The way in which ‘magic’ works is now intriguing neuroscientists as the art of illusion describes certain aspects of brain function.
What we see is created by the brain, using the basic information via the eye and optic nerve, then creating our reality with pre-existing knowledge of the world, expectation and fills in the gaps. Arguably, all that we see and feel are illusions as they are created by our unique brains.
With pain being a brain experience, some argue that pain is an illusion. Do not misunderstand this to mean that you cannot feel it, but rather that the brain allocates pain to a body location using the body schema – see the next video. Understanding this process allows for Keith Barry and others to deceive us and entertain with the seemingly impossible.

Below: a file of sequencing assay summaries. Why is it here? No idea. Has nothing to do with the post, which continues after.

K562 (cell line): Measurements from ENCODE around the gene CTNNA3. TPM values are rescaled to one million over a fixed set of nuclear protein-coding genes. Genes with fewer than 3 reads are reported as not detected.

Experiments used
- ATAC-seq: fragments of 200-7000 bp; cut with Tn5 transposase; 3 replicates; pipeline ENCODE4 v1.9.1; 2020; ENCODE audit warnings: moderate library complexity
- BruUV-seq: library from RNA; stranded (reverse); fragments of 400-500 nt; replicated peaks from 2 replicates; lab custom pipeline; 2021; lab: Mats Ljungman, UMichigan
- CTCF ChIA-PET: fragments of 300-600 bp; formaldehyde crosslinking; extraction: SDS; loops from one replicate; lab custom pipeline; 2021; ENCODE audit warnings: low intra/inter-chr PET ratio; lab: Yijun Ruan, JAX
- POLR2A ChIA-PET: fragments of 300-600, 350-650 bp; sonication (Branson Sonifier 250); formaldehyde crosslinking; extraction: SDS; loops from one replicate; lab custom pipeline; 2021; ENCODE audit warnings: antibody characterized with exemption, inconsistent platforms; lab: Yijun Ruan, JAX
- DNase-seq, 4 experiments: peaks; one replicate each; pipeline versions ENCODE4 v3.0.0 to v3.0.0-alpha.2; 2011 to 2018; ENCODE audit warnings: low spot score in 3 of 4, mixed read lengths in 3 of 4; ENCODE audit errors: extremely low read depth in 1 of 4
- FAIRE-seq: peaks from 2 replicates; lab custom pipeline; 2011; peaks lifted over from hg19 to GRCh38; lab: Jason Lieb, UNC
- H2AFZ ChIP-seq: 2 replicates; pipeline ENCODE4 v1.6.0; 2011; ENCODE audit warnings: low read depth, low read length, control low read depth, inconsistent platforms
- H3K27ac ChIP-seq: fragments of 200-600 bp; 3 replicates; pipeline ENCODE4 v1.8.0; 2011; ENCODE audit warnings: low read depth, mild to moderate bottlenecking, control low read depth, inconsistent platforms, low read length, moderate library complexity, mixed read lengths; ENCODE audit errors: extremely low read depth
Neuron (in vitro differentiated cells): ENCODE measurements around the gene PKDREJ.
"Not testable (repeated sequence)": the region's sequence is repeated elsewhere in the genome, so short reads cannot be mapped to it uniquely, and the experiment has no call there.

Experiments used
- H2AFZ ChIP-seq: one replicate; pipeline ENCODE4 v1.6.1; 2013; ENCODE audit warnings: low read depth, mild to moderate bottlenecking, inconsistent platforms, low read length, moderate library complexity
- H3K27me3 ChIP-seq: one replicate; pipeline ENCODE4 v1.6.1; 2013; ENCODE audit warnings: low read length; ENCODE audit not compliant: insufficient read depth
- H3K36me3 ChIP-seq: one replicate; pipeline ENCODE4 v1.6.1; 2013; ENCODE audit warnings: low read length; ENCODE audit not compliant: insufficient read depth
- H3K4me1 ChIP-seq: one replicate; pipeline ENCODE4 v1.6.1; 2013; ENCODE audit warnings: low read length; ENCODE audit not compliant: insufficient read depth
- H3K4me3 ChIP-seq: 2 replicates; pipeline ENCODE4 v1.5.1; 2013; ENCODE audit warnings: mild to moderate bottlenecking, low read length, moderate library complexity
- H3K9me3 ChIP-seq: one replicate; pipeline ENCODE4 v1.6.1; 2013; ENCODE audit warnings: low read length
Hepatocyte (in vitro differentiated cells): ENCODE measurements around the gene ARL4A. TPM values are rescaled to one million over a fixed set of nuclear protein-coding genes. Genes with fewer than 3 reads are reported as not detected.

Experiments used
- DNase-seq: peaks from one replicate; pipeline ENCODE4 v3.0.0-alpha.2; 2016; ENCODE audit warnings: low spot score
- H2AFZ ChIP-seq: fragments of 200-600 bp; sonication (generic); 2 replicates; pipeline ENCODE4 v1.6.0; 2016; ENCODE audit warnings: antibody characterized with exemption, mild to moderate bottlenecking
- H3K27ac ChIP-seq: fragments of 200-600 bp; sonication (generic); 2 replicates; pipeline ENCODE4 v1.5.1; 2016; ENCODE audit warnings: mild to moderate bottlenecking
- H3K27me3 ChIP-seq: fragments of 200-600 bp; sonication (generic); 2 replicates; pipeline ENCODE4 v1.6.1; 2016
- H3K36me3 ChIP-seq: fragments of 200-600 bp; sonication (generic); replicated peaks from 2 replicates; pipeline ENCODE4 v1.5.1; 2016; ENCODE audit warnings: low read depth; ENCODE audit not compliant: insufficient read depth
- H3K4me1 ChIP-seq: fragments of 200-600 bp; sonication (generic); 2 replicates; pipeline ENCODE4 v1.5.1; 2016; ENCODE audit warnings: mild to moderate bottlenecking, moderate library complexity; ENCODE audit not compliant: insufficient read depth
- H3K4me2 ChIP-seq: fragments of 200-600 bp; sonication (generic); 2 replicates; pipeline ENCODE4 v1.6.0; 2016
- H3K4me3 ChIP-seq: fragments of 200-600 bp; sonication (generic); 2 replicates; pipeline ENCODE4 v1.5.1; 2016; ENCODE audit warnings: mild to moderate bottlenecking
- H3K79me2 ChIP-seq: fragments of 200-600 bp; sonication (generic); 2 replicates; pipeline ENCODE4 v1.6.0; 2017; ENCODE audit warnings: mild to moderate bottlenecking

Creating therapeutic illusions can change pain perception. For example, altering the perceived size of the painful area and mirror box therapy are two examples. We use these techniques commonly, often with great effect that allows for a period of healthy movement and ‘good’ feedback to the brain, hence helping with the desensitising process – see here.
If you suffer symptoms as a result of a car accident, you may like to fast forward through the driving trick.